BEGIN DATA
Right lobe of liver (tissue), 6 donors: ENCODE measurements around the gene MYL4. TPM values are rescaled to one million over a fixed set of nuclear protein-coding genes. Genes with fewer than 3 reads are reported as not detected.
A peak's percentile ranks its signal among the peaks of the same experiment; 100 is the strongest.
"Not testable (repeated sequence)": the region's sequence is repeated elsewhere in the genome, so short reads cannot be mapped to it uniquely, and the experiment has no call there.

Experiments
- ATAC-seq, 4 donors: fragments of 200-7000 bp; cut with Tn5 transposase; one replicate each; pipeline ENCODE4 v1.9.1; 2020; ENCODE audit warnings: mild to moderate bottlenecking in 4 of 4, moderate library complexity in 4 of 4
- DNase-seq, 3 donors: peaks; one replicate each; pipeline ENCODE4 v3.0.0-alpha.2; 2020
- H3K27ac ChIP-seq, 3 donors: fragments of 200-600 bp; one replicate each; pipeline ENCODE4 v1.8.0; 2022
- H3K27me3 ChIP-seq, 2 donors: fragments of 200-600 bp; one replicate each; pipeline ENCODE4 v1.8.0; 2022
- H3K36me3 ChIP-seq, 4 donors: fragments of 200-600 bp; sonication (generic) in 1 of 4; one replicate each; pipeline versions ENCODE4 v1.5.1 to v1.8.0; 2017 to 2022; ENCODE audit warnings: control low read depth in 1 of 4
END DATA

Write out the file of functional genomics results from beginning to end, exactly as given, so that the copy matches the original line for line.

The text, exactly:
Right lobe of liver (tissue), 6 donors: ENCODE measurements around the gene MYL4. TPM values are rescaled to one million over a fixed set of nuclear protein-coding genes. Genes with fewer than 3 reads are reported as not detected.
A peak's percentile ranks its signal among the peaks of the same experiment; 100 is the strongest.
"Not testable (repeated sequence)": the region's sequence is repeated elsewhere in the genome, so short reads cannot be mapped to it uniquely, and the experiment has no call there.

Experiments
- ATAC-seq, 4 donors: fragments of 200-7000 bp; cut with Tn5 transposase; one replicate each; pipeline ENCODE4 v1.9.1; 2020; ENCODE audit warnings: mild to moderate bottlenecking in 4 of 4, moderate library complexity in 4 of 4
- DNase-seq, 3 donors: peaks; one replicate each; pipeline ENCODE4 v3.0.0-alpha.2; 2020
- H3K27ac ChIP-seq, 3 donors: fragments of 200-600 bp; one replicate each; pipeline ENCODE4 v1.8.0; 2022
- H3K27me3 ChIP-seq, 2 donors: fragments of 200-600 bp; one replicate each; pipeline ENCODE4 v1.8.0; 2022
- H3K36me3 ChIP-seq, 4 donors: fragments of 200-600 bp; sonication (generic) in 1 of 4; one replicate each; pipeline versions ENCODE4 v1.5.1 to v1.8.0; 2017 to 2022; ENCODE audit warnings: control low read depth in 1 of 4